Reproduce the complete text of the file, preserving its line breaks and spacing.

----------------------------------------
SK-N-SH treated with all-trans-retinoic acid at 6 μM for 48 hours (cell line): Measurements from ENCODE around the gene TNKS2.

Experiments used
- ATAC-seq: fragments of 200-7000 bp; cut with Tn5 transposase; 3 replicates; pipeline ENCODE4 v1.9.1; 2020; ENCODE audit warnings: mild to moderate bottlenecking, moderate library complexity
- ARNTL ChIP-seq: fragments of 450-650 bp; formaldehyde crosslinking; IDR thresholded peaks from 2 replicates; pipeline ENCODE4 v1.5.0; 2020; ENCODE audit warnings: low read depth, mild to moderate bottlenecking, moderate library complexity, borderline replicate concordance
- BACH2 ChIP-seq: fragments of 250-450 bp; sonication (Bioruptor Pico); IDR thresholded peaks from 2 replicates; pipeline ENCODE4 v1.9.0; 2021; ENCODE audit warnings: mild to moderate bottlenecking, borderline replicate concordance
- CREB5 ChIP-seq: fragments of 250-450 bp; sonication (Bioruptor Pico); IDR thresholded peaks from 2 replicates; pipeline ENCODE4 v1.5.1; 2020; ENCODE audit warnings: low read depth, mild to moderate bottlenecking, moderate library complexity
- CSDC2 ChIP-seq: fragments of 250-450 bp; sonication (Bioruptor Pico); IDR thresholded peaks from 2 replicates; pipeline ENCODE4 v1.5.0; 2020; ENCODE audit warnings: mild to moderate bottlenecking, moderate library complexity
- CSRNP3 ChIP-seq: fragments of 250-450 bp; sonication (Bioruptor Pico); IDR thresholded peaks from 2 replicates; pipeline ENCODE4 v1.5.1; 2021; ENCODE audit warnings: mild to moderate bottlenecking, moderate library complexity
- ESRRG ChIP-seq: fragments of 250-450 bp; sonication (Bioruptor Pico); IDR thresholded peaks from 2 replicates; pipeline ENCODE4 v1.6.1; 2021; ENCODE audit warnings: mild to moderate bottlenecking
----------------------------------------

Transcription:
SK-N-SH treated with all-trans-retinoic acid at 6 μM for 48 hours (cell line): Measurements from ENCODE around the gene TNKS2.

Experiments used
- ATAC-seq: fragments of 200-7000 bp; cut with Tn5 transposase; 3 replicates; pipeline ENCODE4 v1.9.1; 2020; ENCODE audit warnings: mild to moderate bottlenecking, moderate library complexity
- ARNTL ChIP-seq: fragments of 450-650 bp; formaldehyde crosslinking; IDR thresholded peaks from 2 replicates; pipeline ENCODE4 v1.5.0; 2020; ENCODE audit warnings: low read depth, mild to moderate bottlenecking, moderate library complexity, borderline replicate concordance
- BACH2 ChIP-seq: fragments of 250-450 bp; sonication (Bioruptor Pico); IDR thresholded peaks from 2 replicates; pipeline ENCODE4 v1.9.0; 2021; ENCODE audit warnings: mild to moderate bottlenecking, borderline replicate concordance
- CREB5 ChIP-seq: fragments of 250-450 bp; sonication (Bioruptor Pico); IDR thresholded peaks from 2 replicates; pipeline ENCODE4 v1.5.1; 2020; ENCODE audit warnings: low read depth, mild to moderate bottlenecking, moderate library complexity
- CSDC2 ChIP-seq: fragments of 250-450 bp; sonication (Bioruptor Pico); IDR thresholded peaks from 2 replicates; pipeline ENCODE4 v1.5.0; 2020; ENCODE audit warnings: mild to moderate bottlenecking, moderate library complexity
- CSRNP3 ChIP-seq: fragments of 250-450 bp; sonication (Bioruptor Pico); IDR thresholded peaks from 2 replicates; pipeline ENCODE4 v1.5.1; 2021; ENCODE audit warnings: mild to moderate bottlenecking, moderate library complexity
- ESRRG ChIP-seq: fragments of 250-450 bp; sonication (Bioruptor Pico); IDR thresholded peaks from 2 replicates; pipeline ENCODE4 v1.6.1; 2021; ENCODE audit warnings: mild to moderate bottlenecking